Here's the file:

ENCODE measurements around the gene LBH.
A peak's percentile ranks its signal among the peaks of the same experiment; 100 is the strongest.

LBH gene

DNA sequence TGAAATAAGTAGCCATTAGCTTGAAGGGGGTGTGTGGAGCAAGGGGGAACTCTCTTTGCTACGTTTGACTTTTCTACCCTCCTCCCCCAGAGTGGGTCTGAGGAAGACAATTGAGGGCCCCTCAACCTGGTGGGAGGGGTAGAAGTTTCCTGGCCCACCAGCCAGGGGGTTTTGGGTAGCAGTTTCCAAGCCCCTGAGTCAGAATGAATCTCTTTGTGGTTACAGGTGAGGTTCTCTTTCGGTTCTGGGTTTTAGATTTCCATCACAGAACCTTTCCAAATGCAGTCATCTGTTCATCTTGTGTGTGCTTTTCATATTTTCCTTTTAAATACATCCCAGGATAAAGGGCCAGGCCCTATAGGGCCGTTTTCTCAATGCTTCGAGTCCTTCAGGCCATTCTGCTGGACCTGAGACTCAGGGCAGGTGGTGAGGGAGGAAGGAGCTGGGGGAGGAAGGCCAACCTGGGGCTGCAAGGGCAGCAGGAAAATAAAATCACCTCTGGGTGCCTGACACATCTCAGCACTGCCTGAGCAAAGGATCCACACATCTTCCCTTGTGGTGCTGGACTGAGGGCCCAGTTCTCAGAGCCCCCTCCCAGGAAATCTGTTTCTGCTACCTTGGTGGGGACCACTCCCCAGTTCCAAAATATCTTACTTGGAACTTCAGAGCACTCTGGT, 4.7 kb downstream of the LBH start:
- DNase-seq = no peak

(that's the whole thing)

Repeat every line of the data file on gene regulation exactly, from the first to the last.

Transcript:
ENCODE measurements around the gene LBH.
A peak's percentile ranks its signal among the peaks of the same experiment; 100 is the strongest.

LBH gene

DNA sequence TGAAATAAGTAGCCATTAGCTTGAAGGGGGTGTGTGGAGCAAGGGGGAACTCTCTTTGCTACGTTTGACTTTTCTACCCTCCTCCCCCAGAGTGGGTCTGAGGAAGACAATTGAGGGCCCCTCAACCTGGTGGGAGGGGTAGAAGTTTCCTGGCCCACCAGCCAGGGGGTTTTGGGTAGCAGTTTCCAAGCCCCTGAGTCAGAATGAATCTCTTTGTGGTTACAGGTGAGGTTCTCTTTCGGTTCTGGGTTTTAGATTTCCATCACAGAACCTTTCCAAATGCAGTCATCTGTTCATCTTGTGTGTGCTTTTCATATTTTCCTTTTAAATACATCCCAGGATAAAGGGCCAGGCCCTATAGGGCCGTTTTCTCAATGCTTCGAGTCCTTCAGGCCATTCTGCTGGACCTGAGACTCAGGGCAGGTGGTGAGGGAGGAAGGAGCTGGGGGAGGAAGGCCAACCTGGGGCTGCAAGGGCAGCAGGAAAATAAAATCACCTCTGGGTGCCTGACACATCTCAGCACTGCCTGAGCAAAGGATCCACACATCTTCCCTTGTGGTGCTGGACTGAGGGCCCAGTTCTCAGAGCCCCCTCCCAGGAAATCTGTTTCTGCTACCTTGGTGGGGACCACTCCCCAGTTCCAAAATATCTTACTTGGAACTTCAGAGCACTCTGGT, 4.7 kb downstream of the LBH start:
- DNase-seq = no peak